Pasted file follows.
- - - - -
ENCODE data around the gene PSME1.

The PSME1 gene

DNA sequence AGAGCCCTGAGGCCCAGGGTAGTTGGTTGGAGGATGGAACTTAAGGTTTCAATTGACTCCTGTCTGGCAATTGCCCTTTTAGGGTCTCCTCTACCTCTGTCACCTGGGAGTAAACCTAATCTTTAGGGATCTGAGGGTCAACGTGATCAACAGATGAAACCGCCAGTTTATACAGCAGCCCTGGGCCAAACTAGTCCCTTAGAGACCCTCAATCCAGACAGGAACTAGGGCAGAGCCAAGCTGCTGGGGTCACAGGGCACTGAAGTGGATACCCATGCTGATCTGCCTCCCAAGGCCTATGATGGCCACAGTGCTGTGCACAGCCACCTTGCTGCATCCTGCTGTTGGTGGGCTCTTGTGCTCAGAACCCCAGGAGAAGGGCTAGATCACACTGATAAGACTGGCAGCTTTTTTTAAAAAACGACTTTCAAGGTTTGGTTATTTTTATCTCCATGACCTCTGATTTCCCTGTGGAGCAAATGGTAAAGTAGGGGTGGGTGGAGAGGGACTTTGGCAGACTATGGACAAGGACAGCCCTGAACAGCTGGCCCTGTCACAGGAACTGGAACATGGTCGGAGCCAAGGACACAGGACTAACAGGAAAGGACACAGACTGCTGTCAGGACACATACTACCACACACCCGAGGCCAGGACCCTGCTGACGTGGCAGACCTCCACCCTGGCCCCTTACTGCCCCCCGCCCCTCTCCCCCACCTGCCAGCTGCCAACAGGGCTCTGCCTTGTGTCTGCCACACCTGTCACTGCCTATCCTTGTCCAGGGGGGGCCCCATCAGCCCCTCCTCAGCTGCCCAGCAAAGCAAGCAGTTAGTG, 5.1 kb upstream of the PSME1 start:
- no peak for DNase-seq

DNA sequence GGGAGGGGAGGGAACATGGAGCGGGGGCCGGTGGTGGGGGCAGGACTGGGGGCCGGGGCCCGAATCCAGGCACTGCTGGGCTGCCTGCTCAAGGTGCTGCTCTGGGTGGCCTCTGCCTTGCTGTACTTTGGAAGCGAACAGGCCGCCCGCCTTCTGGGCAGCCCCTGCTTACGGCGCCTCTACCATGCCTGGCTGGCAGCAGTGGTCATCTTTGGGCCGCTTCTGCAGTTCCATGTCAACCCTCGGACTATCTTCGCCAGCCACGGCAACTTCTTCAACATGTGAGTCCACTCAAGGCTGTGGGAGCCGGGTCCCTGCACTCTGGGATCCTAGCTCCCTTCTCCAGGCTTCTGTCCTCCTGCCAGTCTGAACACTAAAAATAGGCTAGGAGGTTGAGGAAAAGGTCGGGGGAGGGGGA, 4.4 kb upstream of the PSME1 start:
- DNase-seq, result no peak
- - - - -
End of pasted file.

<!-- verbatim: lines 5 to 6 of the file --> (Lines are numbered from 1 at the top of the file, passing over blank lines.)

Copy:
DNA sequence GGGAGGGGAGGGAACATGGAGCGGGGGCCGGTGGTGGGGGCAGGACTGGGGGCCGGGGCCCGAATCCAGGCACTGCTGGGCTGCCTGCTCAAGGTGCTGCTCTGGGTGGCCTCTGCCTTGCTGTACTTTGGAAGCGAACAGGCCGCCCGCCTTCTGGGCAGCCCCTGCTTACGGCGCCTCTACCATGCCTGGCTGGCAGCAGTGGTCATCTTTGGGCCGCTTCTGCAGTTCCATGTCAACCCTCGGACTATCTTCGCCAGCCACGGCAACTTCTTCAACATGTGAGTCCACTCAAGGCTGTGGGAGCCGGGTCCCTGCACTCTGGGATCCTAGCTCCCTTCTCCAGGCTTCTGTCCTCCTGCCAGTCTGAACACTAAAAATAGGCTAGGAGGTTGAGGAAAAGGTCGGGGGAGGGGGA, 4.4 kb upstream of the PSME1 start:
- DNase-seq, result no peak